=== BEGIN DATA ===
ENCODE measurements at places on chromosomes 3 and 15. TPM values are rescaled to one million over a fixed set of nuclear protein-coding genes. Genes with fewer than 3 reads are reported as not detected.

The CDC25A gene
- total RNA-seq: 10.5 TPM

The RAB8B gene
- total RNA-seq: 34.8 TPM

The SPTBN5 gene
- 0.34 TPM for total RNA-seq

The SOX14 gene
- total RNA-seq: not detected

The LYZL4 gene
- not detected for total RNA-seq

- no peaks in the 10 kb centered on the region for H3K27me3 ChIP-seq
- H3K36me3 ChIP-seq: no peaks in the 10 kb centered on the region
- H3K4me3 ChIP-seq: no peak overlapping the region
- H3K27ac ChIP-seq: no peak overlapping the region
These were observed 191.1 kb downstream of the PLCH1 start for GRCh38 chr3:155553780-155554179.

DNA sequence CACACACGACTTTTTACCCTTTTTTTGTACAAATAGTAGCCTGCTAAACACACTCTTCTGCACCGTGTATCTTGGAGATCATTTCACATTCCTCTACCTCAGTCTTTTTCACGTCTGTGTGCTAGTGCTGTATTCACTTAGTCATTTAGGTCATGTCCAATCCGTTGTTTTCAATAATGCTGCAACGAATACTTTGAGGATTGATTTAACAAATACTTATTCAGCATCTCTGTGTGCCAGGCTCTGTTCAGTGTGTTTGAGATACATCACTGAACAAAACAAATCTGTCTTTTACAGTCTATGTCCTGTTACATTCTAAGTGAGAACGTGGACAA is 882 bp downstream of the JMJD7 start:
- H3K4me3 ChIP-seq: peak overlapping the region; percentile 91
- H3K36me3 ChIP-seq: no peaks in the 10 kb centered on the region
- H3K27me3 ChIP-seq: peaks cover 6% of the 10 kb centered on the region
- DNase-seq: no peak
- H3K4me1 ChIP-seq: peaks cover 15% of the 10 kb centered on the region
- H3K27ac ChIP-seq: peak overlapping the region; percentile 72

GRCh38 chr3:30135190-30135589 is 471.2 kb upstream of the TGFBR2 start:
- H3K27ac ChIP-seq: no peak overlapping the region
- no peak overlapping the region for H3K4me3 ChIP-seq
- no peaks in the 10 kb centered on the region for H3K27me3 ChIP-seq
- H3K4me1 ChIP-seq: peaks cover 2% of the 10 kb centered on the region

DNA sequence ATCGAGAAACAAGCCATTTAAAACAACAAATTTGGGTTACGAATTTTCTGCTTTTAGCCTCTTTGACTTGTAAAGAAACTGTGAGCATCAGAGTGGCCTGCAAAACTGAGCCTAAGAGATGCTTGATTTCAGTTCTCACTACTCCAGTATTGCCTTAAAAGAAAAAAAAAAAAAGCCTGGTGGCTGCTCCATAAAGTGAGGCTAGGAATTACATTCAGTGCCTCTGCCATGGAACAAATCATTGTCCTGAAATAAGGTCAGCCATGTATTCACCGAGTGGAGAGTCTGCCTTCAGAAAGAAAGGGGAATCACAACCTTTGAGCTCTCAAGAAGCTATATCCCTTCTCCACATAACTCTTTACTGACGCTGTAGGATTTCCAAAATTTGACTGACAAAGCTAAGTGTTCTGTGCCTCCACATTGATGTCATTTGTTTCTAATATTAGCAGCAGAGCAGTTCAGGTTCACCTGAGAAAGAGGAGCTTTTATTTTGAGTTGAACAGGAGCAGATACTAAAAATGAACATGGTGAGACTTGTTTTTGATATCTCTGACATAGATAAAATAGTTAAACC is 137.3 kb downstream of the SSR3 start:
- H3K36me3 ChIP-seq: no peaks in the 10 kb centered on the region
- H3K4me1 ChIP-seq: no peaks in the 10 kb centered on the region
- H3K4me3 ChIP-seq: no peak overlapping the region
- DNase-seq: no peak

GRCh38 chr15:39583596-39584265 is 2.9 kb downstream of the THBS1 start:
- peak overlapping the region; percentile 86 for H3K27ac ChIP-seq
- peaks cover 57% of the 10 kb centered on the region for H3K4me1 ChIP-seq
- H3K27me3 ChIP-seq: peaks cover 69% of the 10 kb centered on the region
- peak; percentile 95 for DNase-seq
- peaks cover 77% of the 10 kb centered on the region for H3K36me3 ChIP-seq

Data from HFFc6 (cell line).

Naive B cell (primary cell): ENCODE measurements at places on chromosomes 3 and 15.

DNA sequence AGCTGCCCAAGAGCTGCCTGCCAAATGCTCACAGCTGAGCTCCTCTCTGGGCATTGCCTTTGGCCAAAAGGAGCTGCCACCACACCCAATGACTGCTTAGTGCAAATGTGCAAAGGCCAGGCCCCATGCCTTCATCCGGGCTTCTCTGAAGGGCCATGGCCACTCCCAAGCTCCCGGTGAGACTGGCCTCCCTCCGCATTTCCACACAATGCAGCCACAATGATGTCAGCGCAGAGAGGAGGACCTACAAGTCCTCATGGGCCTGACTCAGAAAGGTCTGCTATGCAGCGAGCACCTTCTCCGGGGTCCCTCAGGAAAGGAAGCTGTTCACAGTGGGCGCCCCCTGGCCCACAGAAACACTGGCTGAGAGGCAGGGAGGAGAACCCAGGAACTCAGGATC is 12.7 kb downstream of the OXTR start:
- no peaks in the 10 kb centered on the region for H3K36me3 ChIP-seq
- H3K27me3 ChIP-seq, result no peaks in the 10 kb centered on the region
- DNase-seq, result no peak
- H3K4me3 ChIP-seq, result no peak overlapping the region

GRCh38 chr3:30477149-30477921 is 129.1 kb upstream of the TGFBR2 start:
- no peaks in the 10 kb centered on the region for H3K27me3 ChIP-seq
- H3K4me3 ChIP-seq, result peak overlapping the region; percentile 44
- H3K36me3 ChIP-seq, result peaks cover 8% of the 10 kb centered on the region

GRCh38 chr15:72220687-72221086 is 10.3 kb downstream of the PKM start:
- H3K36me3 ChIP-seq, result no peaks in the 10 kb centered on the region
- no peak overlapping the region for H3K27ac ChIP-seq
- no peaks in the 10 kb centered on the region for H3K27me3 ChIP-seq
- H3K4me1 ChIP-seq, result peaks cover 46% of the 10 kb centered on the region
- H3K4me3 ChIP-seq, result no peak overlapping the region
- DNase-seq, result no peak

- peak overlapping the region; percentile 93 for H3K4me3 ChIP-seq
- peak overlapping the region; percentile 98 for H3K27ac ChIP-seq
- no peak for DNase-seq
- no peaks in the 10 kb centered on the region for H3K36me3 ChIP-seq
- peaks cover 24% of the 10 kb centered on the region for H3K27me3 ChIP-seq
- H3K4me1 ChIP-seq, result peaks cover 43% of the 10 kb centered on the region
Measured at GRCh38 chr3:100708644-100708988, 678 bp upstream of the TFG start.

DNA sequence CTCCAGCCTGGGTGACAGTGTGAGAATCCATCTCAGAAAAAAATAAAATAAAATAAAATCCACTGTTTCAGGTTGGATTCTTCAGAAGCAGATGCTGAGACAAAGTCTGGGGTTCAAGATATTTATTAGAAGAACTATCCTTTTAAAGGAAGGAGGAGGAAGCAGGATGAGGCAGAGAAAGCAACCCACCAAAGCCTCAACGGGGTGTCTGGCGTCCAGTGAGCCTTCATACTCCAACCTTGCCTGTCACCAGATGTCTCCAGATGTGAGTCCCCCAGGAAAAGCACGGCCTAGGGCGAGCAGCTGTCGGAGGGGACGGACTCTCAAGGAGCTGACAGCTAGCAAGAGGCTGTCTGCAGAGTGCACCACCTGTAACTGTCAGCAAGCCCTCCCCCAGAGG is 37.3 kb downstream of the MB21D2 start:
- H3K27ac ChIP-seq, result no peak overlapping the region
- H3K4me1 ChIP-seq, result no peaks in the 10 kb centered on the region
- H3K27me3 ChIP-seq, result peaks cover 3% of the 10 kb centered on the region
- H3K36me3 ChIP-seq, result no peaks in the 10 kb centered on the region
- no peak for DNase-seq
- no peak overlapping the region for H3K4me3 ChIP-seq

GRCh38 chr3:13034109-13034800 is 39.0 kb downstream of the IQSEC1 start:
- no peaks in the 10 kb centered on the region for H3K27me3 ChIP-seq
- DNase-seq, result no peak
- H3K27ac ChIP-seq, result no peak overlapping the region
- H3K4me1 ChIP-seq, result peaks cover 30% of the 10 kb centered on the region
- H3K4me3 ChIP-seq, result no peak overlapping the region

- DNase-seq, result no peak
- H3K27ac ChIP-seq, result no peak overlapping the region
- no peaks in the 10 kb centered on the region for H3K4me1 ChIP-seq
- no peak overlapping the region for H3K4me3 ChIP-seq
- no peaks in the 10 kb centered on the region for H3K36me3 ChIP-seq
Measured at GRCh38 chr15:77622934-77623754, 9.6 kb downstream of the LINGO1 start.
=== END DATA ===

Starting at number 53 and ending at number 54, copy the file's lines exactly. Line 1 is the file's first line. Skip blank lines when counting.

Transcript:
- no peak overlapping the region for H3K27ac ChIP-seq
- no peaks in the 10 kb centered on the region for H3K27me3 ChIP-seq